by: Joel Israel
If you know me, you know I love music, and one of my favorite artists at the moment is Ben Rector. Not only can the man put on a great concert, but he can also write simple yet meaningful songs about common life experiences. Take, for example, his song entitled “Thank God for the Summertime.” In the song’s verses, Ben uses both lyrics and mellow instrumentals to paint a picture of the ideal summer – a season of relaxation filled with backyard wiffleball tournaments, late nights, sleeping in, and sunburns. The chorus is more straightforward and is mostly dominated by the central phrase, “Thank God for the summertime.”
Before I get too far, let me just say I don’t think Ben Rector was trying to provide a biblical theology of the summer when he wrote this song, but I do think he’s absolutely right in his basic premise. Summertime is a gift from God, and we should thank Him for it. Unlike any other season of the year, summer emphasizes a very important part of humanity and the Christian life: rest. In fact, rest is so important to God that he established a special word, Sabbath, to commemorate it and weave it into our regular schedules. For students in particular, the summer marks an extended Sabbath or rest from schoolwork, extracurriculars, and similar responsibilities that fill the other nine months of the year. Since rest is incredibly important to God and the summer provides a unique opportunity to rest, how do we steward this season well, especially if we’re students with more time on our hands?
Let me provide three simple pieces of instruction that will help you better understand rest, maximize your summer, and likely lead you to – sing it with me – thank God for the summertime!
Create before You Rest
To really understand the biblical view of rest, we need to start at the beginning…literally. In the introductory chapters of Genesis, we see God at work! He’s filling the emptiness with galaxies, plants, creatures, and humans, and in celebration of this grand work of creation, God does something absolutely remarkable. He rests on the seventh day and declares it holy (Gen. 2:2-3). This connection between work and rest is further strengthened in Exodus 20. Moses calls on the people to remember the Sabbath day and keep it holy because “in six days the Lord made the heaven and earth, the sea, and all that is in them, and rested on the seventh day” (Ex. 20:11, ESV).
While the commandment is certainly important, the reason behind it is equally important because it establishes a triune relationship between work, rest, and God’s image borne by mankind. In short, both work and rest are expressions of God’s image and, therefore, demonstrate what it means to be human. To rest apart from work, and vice versa, is only a half-expression of God’s good design. So, while summer is a great opportunity for relaxation, let me encourage you to also work. Put God’s image on display by creating with your hands, your mind, and your words. Don’t shy away from work in this season all the while remembering that rest is equally important and equally biblical. So, rest, but before you do, create.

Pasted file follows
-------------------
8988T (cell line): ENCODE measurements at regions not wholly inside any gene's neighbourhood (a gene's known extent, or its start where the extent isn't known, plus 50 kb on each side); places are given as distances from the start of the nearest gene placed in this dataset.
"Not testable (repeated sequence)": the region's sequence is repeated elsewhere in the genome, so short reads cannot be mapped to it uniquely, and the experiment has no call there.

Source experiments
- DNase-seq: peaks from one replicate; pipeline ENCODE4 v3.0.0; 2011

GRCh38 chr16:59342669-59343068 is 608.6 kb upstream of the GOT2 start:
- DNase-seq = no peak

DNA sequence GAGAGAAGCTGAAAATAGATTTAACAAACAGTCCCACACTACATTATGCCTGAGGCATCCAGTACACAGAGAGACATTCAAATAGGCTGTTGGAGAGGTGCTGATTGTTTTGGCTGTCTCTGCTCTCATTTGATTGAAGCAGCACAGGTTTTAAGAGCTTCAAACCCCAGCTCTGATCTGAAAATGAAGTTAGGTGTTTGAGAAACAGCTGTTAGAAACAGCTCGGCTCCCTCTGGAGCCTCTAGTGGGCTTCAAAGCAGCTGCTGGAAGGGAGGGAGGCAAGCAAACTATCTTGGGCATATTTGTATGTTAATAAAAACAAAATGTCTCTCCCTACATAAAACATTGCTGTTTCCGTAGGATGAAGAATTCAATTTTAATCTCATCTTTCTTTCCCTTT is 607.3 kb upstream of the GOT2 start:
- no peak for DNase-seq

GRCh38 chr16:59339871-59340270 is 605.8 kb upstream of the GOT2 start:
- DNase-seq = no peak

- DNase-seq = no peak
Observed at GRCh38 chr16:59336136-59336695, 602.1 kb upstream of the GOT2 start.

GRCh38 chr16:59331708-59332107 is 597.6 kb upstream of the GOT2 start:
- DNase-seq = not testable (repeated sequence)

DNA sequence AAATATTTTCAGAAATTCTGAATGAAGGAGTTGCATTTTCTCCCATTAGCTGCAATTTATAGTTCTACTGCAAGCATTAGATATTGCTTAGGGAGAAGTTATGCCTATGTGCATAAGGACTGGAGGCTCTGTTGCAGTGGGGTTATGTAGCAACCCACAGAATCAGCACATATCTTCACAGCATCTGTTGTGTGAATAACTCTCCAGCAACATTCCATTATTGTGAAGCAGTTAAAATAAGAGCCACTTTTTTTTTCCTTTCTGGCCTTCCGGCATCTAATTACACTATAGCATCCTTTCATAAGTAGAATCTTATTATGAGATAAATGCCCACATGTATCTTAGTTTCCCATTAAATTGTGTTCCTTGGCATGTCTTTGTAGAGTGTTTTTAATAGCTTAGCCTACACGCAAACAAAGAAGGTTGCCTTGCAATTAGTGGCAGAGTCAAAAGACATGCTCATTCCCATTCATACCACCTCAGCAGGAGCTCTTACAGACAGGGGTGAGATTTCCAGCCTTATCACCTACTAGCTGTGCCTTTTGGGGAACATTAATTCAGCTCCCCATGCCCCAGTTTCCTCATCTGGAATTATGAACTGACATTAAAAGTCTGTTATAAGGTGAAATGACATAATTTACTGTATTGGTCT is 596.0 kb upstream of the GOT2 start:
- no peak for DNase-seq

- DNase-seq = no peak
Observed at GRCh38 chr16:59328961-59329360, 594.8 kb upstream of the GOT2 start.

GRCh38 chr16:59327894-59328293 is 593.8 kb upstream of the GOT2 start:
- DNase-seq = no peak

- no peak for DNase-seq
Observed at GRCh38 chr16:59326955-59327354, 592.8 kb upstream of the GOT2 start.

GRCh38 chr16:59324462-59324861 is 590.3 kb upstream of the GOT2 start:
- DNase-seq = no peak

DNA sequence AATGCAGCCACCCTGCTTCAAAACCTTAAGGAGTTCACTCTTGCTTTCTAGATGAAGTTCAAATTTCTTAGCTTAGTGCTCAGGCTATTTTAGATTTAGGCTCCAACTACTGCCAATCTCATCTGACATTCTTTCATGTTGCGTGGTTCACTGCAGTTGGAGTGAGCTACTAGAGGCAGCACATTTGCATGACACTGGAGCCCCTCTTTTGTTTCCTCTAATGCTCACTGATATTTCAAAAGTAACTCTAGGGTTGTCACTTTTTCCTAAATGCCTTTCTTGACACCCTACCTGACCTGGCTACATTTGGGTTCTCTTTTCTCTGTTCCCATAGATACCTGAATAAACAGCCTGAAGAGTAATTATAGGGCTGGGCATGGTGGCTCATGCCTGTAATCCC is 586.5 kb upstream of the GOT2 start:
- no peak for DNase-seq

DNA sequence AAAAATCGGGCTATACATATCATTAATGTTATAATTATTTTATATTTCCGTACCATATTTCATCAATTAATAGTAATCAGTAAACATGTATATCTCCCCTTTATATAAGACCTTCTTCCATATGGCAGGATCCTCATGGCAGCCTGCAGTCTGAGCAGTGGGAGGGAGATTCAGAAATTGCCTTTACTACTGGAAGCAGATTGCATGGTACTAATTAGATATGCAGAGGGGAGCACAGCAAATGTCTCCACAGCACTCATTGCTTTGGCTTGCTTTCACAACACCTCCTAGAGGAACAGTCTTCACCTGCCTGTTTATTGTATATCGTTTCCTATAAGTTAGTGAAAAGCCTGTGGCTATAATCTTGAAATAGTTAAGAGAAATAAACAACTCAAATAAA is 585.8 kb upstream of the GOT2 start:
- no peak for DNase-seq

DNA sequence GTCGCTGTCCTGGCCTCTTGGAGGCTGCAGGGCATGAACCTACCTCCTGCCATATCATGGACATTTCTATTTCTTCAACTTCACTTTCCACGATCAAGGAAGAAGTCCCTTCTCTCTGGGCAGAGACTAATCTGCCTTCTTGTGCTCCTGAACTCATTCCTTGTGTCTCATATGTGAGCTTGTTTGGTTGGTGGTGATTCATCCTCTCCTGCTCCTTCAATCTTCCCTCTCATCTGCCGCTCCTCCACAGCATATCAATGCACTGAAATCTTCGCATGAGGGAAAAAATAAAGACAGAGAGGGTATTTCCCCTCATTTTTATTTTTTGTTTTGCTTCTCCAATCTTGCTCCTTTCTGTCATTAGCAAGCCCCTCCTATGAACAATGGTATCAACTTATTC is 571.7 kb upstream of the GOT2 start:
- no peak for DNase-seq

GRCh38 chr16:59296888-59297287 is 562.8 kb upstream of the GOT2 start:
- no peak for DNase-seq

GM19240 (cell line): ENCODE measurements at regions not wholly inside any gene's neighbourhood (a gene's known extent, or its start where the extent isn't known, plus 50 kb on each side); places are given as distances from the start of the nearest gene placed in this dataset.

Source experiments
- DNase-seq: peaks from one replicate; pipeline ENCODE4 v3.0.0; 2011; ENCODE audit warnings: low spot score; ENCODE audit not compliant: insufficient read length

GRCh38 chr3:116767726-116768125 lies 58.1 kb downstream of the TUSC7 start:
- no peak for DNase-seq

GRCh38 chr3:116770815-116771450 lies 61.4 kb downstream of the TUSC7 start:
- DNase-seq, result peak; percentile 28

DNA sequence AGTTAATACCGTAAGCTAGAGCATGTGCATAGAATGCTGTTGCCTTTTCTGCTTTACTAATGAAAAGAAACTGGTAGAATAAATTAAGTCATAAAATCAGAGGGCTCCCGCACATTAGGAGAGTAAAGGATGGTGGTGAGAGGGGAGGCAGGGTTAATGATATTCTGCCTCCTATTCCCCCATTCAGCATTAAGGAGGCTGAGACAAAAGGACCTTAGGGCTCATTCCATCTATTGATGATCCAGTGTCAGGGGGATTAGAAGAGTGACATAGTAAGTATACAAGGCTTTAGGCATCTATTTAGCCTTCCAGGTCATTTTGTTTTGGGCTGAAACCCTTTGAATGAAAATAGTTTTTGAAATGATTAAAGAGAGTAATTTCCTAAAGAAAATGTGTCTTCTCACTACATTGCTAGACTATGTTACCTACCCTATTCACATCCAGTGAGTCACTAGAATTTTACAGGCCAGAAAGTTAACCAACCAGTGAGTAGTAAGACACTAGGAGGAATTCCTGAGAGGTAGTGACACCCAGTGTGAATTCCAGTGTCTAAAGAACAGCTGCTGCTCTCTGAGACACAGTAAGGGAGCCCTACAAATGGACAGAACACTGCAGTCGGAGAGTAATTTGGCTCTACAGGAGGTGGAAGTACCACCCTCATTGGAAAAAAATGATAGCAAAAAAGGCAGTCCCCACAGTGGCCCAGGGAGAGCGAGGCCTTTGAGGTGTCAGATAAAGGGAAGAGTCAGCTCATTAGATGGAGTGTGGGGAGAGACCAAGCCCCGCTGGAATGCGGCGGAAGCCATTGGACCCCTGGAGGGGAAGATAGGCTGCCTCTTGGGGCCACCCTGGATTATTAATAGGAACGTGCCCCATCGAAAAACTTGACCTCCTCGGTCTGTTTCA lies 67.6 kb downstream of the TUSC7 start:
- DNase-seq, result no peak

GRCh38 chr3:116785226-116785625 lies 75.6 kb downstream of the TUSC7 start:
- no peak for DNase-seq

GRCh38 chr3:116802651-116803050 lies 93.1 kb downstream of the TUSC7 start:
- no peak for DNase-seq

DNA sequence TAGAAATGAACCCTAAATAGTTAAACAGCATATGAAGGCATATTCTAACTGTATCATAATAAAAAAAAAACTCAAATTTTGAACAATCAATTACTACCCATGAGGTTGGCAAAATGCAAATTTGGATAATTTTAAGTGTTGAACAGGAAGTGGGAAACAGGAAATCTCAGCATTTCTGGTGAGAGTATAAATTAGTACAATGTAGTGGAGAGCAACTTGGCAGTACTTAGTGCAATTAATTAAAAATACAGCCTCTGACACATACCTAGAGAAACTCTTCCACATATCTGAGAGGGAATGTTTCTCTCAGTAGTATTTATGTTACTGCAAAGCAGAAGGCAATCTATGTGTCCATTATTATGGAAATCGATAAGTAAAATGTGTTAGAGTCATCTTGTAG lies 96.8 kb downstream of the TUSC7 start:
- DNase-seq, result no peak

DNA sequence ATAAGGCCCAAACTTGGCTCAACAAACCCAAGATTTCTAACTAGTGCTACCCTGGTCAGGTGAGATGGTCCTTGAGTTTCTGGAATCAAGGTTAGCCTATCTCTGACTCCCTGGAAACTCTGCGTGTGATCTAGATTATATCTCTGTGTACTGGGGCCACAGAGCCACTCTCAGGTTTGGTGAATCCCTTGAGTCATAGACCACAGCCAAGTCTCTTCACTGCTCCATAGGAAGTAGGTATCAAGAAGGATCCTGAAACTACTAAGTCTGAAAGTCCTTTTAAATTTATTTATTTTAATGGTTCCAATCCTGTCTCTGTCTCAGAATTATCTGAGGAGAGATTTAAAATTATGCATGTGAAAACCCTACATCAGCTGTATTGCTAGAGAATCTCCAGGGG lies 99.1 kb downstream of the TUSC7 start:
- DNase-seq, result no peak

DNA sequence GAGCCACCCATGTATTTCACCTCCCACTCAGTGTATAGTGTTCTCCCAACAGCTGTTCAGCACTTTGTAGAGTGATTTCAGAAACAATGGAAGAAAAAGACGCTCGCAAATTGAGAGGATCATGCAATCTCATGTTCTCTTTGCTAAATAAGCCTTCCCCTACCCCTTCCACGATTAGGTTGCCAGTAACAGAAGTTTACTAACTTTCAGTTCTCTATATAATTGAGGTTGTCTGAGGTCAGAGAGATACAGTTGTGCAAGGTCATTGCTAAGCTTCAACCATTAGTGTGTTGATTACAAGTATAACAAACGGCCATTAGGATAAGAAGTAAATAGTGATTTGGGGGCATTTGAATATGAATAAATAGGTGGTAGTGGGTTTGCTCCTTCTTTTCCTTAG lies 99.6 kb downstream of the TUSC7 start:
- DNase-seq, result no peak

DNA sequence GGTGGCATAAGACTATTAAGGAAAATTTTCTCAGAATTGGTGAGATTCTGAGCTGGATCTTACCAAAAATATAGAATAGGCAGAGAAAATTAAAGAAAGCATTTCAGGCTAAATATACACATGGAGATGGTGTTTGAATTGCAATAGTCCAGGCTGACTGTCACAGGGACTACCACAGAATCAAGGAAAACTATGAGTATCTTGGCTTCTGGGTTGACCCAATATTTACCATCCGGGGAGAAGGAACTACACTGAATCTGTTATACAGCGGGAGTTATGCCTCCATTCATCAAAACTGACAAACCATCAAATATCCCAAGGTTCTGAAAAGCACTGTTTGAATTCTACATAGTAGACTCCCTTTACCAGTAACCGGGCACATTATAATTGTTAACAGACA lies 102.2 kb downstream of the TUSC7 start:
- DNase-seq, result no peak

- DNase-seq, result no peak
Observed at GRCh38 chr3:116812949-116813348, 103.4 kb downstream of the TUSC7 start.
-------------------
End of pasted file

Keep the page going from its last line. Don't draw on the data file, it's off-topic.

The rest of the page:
Rest with Others
Related to this idea of being God’s image bearers is also the reality that God created us for community. In fact, the initial act of creating human beings was communal. In Genesis 1:26, God declares, “Let us make man in our image, after our likeness” [emphasis added]. To bear God’s image is to live in community. Therefore, we should see rest as an opportunity to pursue relationships, not flee from them. Take a break from the video games and mindless scrolling through social media and reach out to those around you. Grab a coffee with friends, start a Bible study, or host a movie night. Invite others into your rest. It’s healthy, it’s human, and it’s godly.
Rest in Christ
Unlike Adam and Eve in the garden or Moses in the wilderness, believers today get the joy of resting in Christ while on earth. Jesus says in Matthew 11:28, “Come to me, all who labor and are heavy laden, and I will give you rest.” But what does it mean to rest in Christ? In short, to rest in Christ means we understand he has already done the work of defeating sin on the cross, and just like God created the universe in Genesis, Jesus is now recreating us through the Holy Spirit. It means recognizing there is no work we could do to reconcile ourselves to God, but because of the cross, we can now rest eternally, knowing we’ve been rescued from sin and made children of God. So, if you want to experience true rest this summer, experience Christ. Engage with his Word and fall deeper in love with him. His yoke is easy and his burden is light.